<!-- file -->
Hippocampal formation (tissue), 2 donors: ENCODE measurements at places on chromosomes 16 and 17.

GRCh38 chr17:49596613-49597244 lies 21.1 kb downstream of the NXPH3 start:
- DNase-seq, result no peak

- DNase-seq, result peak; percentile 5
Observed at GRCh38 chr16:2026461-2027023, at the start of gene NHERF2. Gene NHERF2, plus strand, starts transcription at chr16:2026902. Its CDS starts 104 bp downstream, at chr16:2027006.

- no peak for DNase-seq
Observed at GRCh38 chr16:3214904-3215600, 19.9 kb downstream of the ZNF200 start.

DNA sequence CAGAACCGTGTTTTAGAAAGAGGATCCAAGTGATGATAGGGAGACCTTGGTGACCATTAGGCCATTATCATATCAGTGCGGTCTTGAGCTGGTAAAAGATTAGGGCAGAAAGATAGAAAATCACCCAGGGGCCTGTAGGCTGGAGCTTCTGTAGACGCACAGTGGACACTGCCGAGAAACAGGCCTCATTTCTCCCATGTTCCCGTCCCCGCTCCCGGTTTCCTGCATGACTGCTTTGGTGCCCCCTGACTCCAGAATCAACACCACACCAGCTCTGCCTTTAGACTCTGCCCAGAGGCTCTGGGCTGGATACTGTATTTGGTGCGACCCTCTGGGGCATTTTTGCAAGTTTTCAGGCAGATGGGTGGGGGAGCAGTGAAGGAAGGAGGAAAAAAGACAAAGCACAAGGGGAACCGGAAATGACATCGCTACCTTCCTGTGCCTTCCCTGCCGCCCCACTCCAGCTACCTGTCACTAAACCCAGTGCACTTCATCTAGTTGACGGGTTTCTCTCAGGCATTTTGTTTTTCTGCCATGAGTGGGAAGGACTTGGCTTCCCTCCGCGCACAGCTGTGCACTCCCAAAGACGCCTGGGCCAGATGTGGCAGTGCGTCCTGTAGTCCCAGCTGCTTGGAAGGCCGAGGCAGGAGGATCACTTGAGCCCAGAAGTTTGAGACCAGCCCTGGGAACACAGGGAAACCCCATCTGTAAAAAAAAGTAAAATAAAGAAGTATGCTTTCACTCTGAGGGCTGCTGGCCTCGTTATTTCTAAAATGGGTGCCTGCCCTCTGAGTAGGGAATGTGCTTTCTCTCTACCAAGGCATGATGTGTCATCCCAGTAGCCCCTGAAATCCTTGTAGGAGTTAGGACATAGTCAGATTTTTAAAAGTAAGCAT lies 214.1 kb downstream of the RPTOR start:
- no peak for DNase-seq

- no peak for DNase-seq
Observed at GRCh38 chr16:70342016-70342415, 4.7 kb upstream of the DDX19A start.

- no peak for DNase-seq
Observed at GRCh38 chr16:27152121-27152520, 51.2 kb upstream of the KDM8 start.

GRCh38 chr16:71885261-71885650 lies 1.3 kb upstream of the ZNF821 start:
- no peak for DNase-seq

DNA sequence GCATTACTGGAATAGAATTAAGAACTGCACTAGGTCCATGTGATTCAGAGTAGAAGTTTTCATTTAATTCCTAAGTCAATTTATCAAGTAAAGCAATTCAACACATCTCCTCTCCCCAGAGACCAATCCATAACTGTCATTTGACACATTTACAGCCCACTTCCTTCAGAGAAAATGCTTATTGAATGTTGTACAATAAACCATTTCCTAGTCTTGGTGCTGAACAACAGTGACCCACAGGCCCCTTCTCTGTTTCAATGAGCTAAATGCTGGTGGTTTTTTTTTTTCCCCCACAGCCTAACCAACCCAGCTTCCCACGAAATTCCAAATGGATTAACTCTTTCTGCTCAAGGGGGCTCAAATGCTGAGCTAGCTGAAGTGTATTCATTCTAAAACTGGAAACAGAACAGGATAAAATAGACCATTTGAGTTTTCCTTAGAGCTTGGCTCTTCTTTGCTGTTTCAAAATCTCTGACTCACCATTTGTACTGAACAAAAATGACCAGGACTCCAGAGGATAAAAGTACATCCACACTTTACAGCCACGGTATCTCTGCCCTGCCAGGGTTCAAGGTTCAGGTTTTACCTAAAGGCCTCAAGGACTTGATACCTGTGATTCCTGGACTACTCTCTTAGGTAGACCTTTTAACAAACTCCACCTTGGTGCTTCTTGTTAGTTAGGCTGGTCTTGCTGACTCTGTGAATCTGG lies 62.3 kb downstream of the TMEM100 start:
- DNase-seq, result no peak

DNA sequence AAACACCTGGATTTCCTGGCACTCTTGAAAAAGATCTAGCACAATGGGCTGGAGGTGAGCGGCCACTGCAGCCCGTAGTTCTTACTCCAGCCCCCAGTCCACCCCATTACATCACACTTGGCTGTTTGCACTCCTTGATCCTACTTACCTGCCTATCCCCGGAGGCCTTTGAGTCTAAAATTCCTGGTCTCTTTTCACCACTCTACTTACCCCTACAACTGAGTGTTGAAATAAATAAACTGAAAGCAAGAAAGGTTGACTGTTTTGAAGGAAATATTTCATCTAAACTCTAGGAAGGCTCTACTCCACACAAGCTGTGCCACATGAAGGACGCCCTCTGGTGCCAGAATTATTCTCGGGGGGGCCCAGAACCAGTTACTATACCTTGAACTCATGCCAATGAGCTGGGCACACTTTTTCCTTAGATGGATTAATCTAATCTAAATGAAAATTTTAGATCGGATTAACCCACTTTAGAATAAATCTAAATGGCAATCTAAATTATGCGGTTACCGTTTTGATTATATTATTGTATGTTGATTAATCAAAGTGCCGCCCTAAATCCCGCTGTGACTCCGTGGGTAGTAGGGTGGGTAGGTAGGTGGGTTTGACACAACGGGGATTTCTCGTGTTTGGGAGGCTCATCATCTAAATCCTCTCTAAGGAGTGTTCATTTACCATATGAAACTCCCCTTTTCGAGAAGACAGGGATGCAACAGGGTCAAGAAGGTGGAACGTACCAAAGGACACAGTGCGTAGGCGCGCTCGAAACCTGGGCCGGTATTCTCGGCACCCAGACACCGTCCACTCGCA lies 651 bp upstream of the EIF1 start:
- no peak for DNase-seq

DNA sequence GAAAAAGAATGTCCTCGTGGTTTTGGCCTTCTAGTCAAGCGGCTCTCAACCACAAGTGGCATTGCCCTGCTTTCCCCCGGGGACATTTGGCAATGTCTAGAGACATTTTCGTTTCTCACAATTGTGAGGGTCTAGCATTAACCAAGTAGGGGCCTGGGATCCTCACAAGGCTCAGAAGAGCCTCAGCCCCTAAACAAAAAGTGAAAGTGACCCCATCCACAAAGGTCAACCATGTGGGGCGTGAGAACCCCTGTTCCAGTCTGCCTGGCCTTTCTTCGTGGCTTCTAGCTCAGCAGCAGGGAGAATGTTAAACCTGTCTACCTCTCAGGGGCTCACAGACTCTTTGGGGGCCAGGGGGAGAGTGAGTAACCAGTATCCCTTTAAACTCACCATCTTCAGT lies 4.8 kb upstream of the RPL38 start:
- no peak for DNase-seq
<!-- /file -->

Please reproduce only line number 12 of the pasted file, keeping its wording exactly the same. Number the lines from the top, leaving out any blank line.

- no peak for DNase-seq